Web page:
This CT scan was ordered for a 35 year old male with chronic diarrhea after a normal colonoscopy. The patient also has a history of a chronic lung condition.
What genetic condition does this patient have and what is the name of the CT finding seen in A and B? (C is normal for comparison).
This patient has cystic fibrosis and associated pancreatic insufficiency causing chronic diarrhea. This CT scan demonstrates fatty replacement of the pancreas (lipomatosis), which is a common problem associated with cystic fibrosis. A typical example of what that looks like shown here. The normal dense pancreatic parenchyma has been completely replaced by low density fat, outlined in yellow on coronal CT image (a) and transverse CT (b). A normal pancreas is shown in image (c) for comparison, outlined in red. The pancreas is also much larger than normal.
October is a month dedicated to the achievements of women in medicine and this weeks image challenge is all about Dr. Dorothy Andersen. Dr Andersen was a pediatrician and pathologist who not only discovered cystic fibrosis, but spent her life researching it and contributing to the field. Interestingly, the first case of cystic fibrosis was noted by Dr. Andersen in a young patient who had died from celiac disease. On the autopsy, Dr. Andersen noted distinct pancreatic findings of fat deposition and then she looked at the lungs and noted thick mucous and multiple infections. She studied this combination and called they associated syndrome Cystic Fibrosis. She went on to further characterize this condition making extraordinary research progress in the genetics of cystic fibrosis and developed the first genetic test for the condition, which is still being used today.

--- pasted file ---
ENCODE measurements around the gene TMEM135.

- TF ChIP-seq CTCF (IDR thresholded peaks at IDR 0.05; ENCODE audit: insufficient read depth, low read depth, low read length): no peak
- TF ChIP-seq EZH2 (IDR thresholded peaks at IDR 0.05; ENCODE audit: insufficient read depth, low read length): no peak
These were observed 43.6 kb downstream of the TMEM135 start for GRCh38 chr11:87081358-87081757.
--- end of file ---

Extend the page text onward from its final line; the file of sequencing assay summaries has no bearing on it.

Despite her accomplishments, Dr. Andersen had to overcome significant discrimination in order to practice medicine. She studied at Johns Hopkins University and graduated in 1926. At this time, women were still not allowed into many medical schools (it would be over 20 years before Harvard accepted female medical students). She was denied a residency in surgery, her first passion, because of her gender. Lucky for us, she accepted a joint position as a pediatrician and pathologist and we have her to thank for this important discovery.